Staff Publications

Staff Publications

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    'Staff publications' is the digital repository of Wageningen University & Research

    'Staff publications' contains references to publications authored by Wageningen University staff from 1976 onward.

    Publications authored by the staff of the Research Institutes are available from 1995 onwards.

    Full text documents are added when available. The database is updated daily and currently holds about 240,000 items, of which 72,000 in open access.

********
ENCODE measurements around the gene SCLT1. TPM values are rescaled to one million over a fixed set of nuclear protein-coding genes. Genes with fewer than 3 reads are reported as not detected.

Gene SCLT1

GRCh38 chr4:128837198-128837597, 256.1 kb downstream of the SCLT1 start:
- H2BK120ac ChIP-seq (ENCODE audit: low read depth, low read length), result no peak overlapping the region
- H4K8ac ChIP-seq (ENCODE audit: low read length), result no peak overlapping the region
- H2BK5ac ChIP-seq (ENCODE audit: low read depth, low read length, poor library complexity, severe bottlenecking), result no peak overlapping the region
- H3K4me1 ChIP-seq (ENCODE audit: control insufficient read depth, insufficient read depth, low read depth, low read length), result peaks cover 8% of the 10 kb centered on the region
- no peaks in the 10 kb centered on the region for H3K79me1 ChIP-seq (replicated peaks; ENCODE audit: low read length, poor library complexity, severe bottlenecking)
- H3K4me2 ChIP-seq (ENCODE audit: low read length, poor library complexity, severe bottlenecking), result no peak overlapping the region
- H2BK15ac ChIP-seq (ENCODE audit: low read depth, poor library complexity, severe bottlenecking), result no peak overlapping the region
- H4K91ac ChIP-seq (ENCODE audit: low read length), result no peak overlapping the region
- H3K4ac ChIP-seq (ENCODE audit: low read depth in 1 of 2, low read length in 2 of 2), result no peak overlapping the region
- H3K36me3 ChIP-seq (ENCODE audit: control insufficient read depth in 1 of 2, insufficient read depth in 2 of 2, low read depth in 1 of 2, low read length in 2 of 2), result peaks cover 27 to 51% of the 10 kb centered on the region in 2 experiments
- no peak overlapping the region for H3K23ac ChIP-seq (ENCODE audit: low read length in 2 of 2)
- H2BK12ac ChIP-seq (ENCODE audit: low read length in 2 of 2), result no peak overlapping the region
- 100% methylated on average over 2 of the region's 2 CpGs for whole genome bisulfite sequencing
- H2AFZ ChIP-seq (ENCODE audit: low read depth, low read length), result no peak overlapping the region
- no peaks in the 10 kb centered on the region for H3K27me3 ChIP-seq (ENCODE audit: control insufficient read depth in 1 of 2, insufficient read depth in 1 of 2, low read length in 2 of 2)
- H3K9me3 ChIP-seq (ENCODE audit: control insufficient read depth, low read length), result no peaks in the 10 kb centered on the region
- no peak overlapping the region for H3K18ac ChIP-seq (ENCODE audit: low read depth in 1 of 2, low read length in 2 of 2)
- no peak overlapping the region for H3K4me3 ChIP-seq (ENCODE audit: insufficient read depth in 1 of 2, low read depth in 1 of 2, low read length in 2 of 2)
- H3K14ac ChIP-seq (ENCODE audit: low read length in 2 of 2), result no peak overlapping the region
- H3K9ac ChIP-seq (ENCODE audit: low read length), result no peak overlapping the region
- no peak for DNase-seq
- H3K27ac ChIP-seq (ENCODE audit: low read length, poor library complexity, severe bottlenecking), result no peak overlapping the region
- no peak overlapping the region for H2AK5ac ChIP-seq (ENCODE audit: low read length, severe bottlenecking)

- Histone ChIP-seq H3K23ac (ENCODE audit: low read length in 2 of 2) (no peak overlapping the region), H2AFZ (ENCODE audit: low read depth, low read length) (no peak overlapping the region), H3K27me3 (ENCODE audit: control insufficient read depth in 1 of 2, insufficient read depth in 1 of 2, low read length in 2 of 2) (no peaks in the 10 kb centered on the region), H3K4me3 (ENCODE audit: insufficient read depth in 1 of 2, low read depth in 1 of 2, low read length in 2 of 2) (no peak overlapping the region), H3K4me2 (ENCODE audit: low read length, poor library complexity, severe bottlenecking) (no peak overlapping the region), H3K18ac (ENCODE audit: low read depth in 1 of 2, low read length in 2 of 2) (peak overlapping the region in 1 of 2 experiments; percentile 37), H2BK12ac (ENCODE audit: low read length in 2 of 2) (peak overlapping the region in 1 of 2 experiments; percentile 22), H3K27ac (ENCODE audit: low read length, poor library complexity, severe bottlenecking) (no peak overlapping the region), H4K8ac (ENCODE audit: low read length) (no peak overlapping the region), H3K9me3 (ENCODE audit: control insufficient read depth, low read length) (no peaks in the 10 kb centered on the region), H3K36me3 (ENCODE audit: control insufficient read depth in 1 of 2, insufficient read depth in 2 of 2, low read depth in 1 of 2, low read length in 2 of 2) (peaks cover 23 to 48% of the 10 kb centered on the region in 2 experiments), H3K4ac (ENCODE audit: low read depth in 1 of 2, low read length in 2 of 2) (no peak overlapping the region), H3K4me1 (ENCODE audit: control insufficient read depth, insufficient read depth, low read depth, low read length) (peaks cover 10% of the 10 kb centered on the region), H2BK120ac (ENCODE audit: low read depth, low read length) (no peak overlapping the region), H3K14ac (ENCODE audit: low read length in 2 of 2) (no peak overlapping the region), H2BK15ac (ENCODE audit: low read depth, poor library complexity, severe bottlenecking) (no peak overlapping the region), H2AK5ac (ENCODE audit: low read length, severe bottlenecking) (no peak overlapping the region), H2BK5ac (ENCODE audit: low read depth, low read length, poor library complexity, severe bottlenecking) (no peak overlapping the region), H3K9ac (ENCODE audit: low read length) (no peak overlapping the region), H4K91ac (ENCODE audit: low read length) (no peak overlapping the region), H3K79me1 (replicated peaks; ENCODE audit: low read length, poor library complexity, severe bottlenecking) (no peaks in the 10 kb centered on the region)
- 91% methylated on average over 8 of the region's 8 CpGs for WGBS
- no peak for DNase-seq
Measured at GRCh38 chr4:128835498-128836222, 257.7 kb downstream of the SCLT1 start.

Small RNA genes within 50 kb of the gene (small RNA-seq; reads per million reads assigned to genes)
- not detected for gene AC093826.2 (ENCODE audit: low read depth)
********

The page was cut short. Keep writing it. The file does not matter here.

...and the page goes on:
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Improving accuracy of direct and maternal genetic effects in genomic evaluations using pooled boar semen: a simulation study
Maiorano, Amanda M. ; Assen, Alula ; Bijma, Piter ; Chen, Ching Yi ; Silva, Josineudson Augusto Ii Vasconcelos ; Herring, William O. ; Tsuruta, Shogo ; Misztal, Ignacy ; Lourenco, Daniela A.L. - \ 2019
Journal of Animal Science 97 (2019)8. - ISSN 0021-8812 - p. 3237 - 3245.
genomic prediction - maternal ability - multiple sire - prediction accuracy